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September 1936


Author Affiliations


From the Department of Surgery, Multnomah County Hospital, and the neuropathologic section of the Department of Pathology, the University of Oregon Medical School.

Arch NeurPsych. 1936;36(3):485-513. doi:10.1001/archneurpsyc.1936.02260090038002

Paraphysial cysts were first tentatively identified as such by Sjövall1 in 1909, but since that time the etiology in reported cases of these "colloid cysts of the third ventricle" has received either neglect2 or only irresolute attention. This might possibly be due to the fact that the cysts are comparatively rare (only forty-seven being reported in the literature of the past three quarters of a century, with but nine successful removals) or to the evident facility with which they may be confused pathologically with cystic degeneration of the choroid plexus when given only perfunctory consideration.3 Both preoperative diagnosis and curative therapeusis being now possible, the origin and adequate identification of these cysts should no longer remain shrouded in doubt.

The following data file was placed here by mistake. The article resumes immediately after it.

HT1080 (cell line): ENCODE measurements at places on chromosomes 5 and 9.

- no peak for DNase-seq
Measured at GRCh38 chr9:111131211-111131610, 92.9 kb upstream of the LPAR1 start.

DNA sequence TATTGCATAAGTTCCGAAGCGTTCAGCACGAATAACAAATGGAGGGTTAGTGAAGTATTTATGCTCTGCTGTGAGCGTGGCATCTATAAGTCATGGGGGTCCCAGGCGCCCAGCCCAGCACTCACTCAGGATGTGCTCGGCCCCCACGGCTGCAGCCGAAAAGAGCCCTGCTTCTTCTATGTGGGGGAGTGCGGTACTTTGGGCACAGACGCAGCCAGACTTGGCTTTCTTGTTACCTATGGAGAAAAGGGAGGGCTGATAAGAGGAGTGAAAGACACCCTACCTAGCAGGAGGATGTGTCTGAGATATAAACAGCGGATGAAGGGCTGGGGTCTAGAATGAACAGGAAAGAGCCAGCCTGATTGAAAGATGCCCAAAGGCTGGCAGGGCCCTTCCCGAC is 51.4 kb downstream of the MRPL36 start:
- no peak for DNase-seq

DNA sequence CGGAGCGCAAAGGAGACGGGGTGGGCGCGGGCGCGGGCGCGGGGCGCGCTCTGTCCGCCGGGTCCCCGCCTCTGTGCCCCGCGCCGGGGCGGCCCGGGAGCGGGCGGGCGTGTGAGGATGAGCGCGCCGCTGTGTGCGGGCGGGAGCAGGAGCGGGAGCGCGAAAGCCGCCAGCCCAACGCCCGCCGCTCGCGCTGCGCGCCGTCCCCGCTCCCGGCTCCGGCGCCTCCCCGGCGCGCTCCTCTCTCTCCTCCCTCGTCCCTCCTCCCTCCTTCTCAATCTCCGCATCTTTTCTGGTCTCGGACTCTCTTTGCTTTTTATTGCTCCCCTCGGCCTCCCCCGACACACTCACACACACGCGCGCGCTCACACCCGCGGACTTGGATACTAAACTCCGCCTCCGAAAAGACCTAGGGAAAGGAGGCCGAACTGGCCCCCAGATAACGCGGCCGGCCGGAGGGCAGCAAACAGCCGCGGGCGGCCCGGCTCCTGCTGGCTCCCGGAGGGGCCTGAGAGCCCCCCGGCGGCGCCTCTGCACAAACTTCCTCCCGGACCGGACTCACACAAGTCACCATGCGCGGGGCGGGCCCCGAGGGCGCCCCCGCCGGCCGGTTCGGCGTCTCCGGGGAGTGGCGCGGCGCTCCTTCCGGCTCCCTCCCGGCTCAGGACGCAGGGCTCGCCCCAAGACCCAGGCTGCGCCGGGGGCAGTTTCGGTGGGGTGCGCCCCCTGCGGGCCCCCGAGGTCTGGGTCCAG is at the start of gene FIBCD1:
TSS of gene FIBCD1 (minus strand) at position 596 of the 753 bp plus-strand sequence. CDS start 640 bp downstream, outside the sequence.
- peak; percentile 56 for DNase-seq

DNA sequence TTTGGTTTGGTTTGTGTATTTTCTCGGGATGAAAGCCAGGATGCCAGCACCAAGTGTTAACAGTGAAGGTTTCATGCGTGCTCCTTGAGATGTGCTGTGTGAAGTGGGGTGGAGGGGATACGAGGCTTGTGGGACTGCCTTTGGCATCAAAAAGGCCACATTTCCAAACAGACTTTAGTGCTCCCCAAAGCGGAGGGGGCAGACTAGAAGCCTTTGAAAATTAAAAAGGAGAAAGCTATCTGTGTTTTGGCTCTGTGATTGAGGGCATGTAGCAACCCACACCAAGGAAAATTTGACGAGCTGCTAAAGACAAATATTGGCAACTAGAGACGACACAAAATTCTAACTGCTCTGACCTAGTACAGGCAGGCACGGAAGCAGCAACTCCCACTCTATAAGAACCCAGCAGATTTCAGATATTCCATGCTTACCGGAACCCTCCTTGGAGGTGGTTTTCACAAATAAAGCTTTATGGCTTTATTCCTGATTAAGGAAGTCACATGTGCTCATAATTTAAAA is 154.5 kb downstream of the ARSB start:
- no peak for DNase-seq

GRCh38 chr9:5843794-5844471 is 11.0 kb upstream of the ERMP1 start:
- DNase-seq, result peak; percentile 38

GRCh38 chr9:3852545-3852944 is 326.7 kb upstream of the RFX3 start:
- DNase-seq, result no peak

PHYLOGENIC CONSIDERATION  The boundaries of the third ventricle, as the rostral portion of the primitive neural tube, have been the ancient proving ground for many phylogenic experiments and

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